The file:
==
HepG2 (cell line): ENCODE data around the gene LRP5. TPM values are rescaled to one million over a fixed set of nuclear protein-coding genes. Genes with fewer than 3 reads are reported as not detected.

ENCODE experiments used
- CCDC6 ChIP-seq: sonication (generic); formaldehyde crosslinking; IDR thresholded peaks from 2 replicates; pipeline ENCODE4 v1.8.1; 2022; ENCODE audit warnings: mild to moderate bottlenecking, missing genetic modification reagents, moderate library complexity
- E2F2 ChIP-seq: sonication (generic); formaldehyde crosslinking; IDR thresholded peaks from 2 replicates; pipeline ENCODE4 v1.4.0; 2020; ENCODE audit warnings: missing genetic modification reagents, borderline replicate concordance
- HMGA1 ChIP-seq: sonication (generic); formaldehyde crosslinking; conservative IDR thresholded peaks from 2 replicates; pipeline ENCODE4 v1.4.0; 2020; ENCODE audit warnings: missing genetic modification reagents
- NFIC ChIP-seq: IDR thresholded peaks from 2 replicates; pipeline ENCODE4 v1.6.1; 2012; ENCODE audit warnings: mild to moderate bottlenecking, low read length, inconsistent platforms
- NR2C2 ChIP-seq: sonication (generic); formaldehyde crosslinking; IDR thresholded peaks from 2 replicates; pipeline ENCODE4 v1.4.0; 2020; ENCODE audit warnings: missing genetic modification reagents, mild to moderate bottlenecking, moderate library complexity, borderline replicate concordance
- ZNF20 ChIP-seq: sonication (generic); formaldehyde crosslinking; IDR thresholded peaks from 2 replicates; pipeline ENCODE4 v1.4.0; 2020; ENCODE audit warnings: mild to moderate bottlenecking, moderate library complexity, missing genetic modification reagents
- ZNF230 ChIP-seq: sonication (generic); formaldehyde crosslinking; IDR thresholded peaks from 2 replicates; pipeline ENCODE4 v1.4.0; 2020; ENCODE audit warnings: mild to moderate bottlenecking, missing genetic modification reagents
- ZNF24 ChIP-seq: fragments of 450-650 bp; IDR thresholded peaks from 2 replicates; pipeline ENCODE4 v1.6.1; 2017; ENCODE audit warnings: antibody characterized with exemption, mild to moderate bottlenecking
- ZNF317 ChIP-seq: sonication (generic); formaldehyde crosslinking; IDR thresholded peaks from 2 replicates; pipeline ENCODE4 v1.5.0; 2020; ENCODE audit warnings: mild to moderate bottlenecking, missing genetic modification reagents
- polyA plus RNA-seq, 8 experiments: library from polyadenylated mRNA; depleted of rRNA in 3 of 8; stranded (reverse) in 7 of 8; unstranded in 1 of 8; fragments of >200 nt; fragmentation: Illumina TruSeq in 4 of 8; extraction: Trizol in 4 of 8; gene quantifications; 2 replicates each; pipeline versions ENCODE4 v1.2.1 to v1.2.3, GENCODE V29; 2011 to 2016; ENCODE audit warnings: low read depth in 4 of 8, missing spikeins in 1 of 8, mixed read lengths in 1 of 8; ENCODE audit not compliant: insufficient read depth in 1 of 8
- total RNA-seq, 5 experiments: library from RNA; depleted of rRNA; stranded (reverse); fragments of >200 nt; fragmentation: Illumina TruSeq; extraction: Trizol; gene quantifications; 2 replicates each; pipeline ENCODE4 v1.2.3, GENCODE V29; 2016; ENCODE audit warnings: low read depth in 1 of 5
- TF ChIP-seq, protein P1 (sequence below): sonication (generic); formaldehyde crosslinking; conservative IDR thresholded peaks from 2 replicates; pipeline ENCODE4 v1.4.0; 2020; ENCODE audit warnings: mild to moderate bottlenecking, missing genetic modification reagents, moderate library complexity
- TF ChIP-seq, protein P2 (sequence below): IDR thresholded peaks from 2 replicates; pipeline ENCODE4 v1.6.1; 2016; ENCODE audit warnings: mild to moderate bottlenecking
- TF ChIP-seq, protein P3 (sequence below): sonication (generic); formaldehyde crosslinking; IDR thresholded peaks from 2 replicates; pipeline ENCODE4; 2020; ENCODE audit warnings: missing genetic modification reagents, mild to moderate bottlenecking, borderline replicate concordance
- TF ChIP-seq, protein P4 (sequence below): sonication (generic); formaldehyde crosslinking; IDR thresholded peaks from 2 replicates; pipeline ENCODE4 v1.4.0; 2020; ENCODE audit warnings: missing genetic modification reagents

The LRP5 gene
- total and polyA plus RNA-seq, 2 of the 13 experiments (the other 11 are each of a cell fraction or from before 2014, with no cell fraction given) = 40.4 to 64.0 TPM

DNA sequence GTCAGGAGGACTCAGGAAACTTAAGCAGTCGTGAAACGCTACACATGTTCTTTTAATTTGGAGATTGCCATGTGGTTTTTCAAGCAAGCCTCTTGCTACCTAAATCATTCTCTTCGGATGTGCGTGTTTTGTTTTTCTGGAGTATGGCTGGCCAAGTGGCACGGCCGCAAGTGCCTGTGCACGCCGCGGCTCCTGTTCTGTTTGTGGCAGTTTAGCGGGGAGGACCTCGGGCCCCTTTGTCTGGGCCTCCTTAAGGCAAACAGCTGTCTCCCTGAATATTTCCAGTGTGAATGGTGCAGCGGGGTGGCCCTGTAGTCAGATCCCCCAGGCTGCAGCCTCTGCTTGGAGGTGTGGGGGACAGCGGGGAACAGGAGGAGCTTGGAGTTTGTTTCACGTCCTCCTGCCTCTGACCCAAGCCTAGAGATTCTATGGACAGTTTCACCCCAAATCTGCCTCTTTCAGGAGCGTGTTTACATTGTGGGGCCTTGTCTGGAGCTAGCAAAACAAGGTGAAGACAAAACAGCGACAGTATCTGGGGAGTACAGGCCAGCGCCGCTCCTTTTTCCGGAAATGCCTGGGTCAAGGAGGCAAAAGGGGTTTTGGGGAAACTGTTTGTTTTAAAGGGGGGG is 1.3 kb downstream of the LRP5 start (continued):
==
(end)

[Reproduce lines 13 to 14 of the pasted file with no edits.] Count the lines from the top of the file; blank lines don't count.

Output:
- total RNA-seq, 5 experiments: library from RNA; depleted of rRNA; stranded (reverse); fragments of >200 nt; fragmentation: Illumina TruSeq; extraction: Trizol; gene quantifications; 2 replicates each; pipeline ENCODE4 v1.2.3, GENCODE V29; 2016; ENCODE audit warnings: low read depth in 1 of 5
- TF ChIP-seq, protein P1 (sequence below): sonication (generic); formaldehyde crosslinking; conservative IDR thresholded peaks from 2 replicates; pipeline ENCODE4 v1.4.0; 2020; ENCODE audit warnings: mild to moderate bottlenecking, missing genetic modification reagents, moderate library complexity